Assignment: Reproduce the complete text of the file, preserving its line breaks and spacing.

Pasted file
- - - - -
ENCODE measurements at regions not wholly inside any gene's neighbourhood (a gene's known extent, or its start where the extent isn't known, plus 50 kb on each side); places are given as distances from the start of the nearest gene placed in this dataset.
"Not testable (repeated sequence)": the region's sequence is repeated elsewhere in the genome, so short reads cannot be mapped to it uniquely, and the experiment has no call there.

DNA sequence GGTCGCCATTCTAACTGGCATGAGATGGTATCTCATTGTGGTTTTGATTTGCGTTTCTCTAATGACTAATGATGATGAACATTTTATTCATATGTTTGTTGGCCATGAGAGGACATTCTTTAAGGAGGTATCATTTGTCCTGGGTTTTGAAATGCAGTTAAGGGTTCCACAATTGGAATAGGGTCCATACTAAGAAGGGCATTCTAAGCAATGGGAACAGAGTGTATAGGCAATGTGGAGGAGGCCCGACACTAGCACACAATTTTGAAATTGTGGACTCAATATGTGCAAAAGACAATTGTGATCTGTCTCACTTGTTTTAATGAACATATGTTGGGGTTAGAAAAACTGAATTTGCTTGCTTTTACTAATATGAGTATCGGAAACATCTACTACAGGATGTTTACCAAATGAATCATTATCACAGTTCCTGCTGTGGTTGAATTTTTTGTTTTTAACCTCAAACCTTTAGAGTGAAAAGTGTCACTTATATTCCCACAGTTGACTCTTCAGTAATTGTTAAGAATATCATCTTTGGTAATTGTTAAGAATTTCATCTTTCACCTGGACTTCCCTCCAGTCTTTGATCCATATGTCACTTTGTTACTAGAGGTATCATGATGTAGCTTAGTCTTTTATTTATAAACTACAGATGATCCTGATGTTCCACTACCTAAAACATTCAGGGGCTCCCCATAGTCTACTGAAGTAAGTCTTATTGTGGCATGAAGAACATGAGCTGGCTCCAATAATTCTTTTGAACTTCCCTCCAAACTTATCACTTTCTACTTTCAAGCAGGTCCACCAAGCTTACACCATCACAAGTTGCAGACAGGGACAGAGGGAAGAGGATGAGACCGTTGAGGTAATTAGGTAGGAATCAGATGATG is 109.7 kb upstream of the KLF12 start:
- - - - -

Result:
ENCODE measurements at regions not wholly inside any gene's neighbourhood (a gene's known extent, or its start where the extent isn't known, plus 50 kb on each side); places are given as distances from the start of the nearest gene placed in this dataset.
"Not testable (repeated sequence)": the region's sequence is repeated elsewhere in the genome, so short reads cannot be mapped to it uniquely, and the experiment has no call there.

DNA sequence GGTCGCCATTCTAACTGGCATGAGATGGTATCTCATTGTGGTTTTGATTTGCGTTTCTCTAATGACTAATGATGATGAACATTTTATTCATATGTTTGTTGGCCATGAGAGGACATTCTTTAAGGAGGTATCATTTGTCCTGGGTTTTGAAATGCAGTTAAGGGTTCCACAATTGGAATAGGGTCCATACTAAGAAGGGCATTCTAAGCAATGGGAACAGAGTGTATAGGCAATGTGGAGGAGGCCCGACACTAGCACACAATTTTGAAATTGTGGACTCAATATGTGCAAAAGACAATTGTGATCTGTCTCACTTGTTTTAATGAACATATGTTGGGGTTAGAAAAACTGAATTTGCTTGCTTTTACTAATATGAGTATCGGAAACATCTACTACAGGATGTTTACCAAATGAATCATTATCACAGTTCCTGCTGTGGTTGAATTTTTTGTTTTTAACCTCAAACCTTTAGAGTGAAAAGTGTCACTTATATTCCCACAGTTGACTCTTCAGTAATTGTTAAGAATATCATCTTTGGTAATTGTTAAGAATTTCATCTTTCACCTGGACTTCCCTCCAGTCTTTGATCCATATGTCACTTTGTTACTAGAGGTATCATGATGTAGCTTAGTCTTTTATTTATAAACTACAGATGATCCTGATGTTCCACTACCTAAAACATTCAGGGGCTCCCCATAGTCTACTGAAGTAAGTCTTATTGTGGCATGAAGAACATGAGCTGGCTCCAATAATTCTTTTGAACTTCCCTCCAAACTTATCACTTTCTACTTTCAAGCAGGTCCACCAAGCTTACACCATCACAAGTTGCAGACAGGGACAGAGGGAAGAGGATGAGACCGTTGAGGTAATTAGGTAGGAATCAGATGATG is 109.7 kb upstream of the KLF12 start: